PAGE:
Walter E. Ershow

Sept. 14, 1923 - Jan. 9, 2013
Walter E. Ershow - Sept. 14, 1923 - Jan. 9, 2013

    Walter E. Ershow, who flew 23 missions over enemy territory during World War II, died on Jan. 9 at the age of 89. The cause was heart failure, his family said. A part-time resident of East Hampton, he had been in declining health since October.
    Born in Newark, N.J., on Sept. 14, 1923, to David J. Ershowsky and the former Minnie Reinfeld, he grew up in the Weequahic section of the city. He graduated from Weequahic High School and then attended Virginia Polytechnic Institute.
    He was commissioned as a first lieutenant during the war and served as a radar navigator in a B-17 bomber, better known as the Flying Fortress. He flew missions over North Africa, Italy, Germany, and occupied Europe.
    “He was a wonderful musician,” his wife, Jacqueline Jankoff-Ershow, said Monday. He would entertain his fellow Army Air Forces fliers by playing a guitar between missions.
    After the war, he attended the School of Agriculture at Rutgers College, from which he received a bachelor’s degree in 1948.
    He married the former Helene Denberg, and the couple settled down in West Orange, N.J., raising three children. About 20 years later, the couple divorced, and Mr. Ershow moved to Manhattan.
    He worked as an industrial sales representative, with boatbuilding as a side passion.
    On March 5, 1971, he met Jacqueline Jankoff. “It was a blind date. We met for lunch,” she said. When she went back to work, she told her co-workers, “He is the most interesting man I have ever met.” They were married eight years later, in July 1979.
    With an apartment on Manhattan’s West Side, the couple began spending summers in East Hampton, where Mr. Ershow could pursue his love of the ocean. At first they stayed at Sammy’s Beach, then for several years on Schellinger Road before they bought a house on Montauk Boulevard.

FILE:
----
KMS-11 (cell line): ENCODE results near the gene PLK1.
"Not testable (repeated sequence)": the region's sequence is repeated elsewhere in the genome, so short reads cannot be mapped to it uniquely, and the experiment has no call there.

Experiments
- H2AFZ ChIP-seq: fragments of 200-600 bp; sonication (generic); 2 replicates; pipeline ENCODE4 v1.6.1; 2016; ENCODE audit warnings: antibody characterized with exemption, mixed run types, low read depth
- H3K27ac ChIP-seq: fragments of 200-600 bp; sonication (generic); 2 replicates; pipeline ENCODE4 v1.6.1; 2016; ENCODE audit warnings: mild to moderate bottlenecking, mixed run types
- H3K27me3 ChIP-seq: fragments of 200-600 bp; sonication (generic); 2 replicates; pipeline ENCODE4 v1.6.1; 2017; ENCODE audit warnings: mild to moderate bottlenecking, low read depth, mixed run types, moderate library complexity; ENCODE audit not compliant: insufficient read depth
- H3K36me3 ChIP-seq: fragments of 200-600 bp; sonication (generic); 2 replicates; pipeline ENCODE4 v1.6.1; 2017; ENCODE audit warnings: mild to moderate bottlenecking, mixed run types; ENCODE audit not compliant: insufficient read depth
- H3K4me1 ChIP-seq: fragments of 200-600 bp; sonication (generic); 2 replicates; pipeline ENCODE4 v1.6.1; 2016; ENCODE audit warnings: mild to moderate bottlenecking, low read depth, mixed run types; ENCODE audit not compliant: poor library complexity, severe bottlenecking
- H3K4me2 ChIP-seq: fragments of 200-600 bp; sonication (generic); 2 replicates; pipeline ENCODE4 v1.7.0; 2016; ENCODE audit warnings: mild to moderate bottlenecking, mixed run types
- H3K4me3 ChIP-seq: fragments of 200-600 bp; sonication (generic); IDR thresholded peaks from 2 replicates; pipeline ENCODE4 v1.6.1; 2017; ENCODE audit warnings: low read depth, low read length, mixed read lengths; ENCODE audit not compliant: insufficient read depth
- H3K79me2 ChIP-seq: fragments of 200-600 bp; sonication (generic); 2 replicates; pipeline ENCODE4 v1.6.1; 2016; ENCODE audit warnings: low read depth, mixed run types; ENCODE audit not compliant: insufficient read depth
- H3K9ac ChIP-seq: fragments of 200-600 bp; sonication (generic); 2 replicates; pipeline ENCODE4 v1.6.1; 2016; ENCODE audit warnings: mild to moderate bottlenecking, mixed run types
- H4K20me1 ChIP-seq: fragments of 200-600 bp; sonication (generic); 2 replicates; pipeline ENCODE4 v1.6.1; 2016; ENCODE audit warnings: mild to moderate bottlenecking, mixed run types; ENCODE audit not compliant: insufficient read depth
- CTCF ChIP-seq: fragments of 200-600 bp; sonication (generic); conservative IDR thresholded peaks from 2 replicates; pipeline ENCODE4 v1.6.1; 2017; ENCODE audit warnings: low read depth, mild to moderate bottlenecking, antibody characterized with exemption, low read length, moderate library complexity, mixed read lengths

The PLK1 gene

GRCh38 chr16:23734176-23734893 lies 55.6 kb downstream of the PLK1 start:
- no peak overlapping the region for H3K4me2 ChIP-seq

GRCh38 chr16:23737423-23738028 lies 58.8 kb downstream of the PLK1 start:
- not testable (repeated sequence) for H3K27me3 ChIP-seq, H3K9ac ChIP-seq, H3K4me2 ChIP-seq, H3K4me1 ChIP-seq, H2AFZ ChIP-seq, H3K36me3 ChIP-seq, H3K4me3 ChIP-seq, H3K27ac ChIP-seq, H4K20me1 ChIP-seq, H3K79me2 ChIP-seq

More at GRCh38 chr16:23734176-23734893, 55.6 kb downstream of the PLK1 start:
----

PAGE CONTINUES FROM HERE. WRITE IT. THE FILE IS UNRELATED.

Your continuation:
Ms. Jankoff-Ershow recalled a defining moment. “I said to him, ‘You like boats. Why don’t you do what you love?’ ”
    He did, indeed, love boats, enjoying carving half-hull models as well as building the real thing. “We had a lot of runabouts,” his wife remembered, adding that Mr. Ershow would repair boats of all shapes and sizes, working for marinas as well as privately.
    He was a member of the East End Classic Boat Society, the Veterans of Foreign Wars post in East Hampton, and the Second Bomb Group Association. He was an expert sailor and fisherman, piloting boats north to Maine and south to North Carolina.
    Besides Ms. Jankoff-Ershow, he is survived by his three children, Abby Ershow of Columbia, Md., Linda Ershow-Levenberg of Elizabeth, N.J., and Don Ershow of Roseland, N.J. A brother, Barrett Ershow of Burlington, Vt., and nine grandchildren also survive.
    A service was held on Jan. 13, led by Rabbi Ben Goldstein. Mr. Ershow was buried at B’nai Abraham Memorial Park in Union, N.J., with full military honors.
    Donations in his memory can be made to Doctors Without Borders, P.O. Box 5030, Hagerstown, Md., 21741, or Smile Train, P.O. Box 96231, Washington, D.C., 20090.